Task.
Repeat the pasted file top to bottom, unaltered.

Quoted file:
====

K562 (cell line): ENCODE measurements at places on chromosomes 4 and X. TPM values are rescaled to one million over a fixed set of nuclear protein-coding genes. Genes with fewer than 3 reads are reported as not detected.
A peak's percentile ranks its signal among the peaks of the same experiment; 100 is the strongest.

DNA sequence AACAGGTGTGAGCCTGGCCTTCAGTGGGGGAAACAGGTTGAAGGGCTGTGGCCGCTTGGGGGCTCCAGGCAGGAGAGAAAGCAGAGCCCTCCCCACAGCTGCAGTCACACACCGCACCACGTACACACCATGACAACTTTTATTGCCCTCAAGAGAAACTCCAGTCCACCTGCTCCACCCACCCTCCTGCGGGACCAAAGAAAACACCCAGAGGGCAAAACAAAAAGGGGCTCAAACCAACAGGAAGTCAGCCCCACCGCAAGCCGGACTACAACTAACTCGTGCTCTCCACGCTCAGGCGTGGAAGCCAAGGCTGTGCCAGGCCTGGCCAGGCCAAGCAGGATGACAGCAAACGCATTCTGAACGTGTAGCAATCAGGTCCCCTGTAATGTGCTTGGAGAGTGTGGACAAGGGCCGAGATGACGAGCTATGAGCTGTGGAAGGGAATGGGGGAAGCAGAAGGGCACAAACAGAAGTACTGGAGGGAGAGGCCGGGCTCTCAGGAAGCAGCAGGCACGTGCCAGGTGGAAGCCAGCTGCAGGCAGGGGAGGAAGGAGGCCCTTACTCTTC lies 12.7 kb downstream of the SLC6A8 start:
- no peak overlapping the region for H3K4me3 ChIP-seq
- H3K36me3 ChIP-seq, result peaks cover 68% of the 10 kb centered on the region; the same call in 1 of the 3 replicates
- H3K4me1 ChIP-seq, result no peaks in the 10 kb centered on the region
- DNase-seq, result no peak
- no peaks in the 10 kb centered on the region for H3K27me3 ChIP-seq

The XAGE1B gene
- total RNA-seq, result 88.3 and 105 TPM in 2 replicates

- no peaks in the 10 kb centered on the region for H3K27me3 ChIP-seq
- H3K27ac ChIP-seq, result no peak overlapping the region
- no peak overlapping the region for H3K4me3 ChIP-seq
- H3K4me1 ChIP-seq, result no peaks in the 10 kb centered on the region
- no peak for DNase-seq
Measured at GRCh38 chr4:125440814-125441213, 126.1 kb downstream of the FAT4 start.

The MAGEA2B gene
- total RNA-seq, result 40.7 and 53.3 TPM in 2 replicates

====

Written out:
K562 (cell line): ENCODE measurements at places on chromosomes 4 and X. TPM values are rescaled to one million over a fixed set of nuclear protein-coding genes. Genes with fewer than 3 reads are reported as not detected.
A peak's percentile ranks its signal among the peaks of the same experiment; 100 is the strongest.

DNA sequence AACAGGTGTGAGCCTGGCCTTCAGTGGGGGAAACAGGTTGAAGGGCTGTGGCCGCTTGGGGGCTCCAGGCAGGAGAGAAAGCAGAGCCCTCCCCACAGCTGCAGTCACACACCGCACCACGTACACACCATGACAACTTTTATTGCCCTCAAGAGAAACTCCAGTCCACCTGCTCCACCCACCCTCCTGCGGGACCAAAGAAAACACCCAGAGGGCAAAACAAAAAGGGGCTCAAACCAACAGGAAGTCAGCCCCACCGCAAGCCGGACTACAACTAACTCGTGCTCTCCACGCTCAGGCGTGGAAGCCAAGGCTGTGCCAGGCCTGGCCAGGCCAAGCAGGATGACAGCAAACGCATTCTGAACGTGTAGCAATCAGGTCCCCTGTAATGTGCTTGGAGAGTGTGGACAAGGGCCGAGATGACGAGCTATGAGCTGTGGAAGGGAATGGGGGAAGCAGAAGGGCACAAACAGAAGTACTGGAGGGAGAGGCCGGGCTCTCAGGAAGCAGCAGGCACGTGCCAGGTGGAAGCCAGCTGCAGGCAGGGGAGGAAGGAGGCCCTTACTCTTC lies 12.7 kb downstream of the SLC6A8 start:
- no peak overlapping the region for H3K4me3 ChIP-seq
- H3K36me3 ChIP-seq, result peaks cover 68% of the 10 kb centered on the region; the same call in 1 of the 3 replicates
- H3K4me1 ChIP-seq, result no peaks in the 10 kb centered on the region
- DNase-seq, result no peak
- no peaks in the 10 kb centered on the region for H3K27me3 ChIP-seq

The XAGE1B gene
- total RNA-seq, result 88.3 and 105 TPM in 2 replicates

- no peaks in the 10 kb centered on the region for H3K27me3 ChIP-seq
- H3K27ac ChIP-seq, result no peak overlapping the region
- no peak overlapping the region for H3K4me3 ChIP-seq
- H3K4me1 ChIP-seq, result no peaks in the 10 kb centered on the region
- no peak for DNase-seq
Measured at GRCh38 chr4:125440814-125441213, 126.1 kb downstream of the FAT4 start.

The MAGEA2B gene
- total RNA-seq, result 40.7 and 53.3 TPM in 2 replicates